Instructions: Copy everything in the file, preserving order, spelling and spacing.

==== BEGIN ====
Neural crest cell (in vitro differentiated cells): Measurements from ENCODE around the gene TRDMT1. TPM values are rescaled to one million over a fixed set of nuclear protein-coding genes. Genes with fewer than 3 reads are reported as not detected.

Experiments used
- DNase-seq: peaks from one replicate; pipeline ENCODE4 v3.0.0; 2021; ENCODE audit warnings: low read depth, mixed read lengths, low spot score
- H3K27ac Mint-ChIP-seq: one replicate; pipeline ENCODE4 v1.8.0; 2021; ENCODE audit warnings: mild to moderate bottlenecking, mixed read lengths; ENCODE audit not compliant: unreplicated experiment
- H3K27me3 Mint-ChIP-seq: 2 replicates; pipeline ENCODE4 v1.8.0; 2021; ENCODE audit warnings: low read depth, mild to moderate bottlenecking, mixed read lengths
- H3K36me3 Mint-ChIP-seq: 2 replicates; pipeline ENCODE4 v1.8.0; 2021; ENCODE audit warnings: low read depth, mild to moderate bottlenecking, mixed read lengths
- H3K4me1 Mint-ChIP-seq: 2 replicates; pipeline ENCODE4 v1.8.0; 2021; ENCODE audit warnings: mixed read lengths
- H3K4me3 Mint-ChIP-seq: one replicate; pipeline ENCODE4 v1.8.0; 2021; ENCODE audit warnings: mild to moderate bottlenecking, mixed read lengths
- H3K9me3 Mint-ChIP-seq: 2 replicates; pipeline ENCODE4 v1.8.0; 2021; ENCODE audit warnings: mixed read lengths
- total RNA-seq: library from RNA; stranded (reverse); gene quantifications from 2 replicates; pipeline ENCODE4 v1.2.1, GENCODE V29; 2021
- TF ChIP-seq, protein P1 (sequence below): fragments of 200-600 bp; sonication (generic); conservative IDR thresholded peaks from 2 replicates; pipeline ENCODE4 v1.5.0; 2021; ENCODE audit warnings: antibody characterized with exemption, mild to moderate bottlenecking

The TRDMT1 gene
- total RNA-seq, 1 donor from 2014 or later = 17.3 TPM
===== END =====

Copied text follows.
Neural crest cell (in vitro differentiated cells): Measurements from ENCODE around the gene TRDMT1. TPM values are rescaled to one million over a fixed set of nuclear protein-coding genes. Genes with fewer than 3 reads are reported as not detected.

Experiments used
- DNase-seq: peaks from one replicate; pipeline ENCODE4 v3.0.0; 2021; ENCODE audit warnings: low read depth, mixed read lengths, low spot score
- H3K27ac Mint-ChIP-seq: one replicate; pipeline ENCODE4 v1.8.0; 2021; ENCODE audit warnings: mild to moderate bottlenecking, mixed read lengths; ENCODE audit not compliant: unreplicated experiment
- H3K27me3 Mint-ChIP-seq: 2 replicates; pipeline ENCODE4 v1.8.0; 2021; ENCODE audit warnings: low read depth, mild to moderate bottlenecking, mixed read lengths
- H3K36me3 Mint-ChIP-seq: 2 replicates; pipeline ENCODE4 v1.8.0; 2021; ENCODE audit warnings: low read depth, mild to moderate bottlenecking, mixed read lengths
- H3K4me1 Mint-ChIP-seq: 2 replicates; pipeline ENCODE4 v1.8.0; 2021; ENCODE audit warnings: mixed read lengths
- H3K4me3 Mint-ChIP-seq: one replicate; pipeline ENCODE4 v1.8.0; 2021; ENCODE audit warnings: mild to moderate bottlenecking, mixed read lengths
- H3K9me3 Mint-ChIP-seq: 2 replicates; pipeline ENCODE4 v1.8.0; 2021; ENCODE audit warnings: mixed read lengths
- total RNA-seq: library from RNA; stranded (reverse); gene quantifications from 2 replicates; pipeline ENCODE4 v1.2.1, GENCODE V29; 2021
- TF ChIP-seq, protein P1 (sequence below): fragments of 200-600 bp; sonication (generic); conservative IDR thresholded peaks from 2 replicates; pipeline ENCODE4 v1.5.0; 2021; ENCODE audit warnings: antibody characterized with exemption, mild to moderate bottlenecking

The TRDMT1 gene
- total RNA-seq, 1 donor from 2014 or later = 17.3 TPM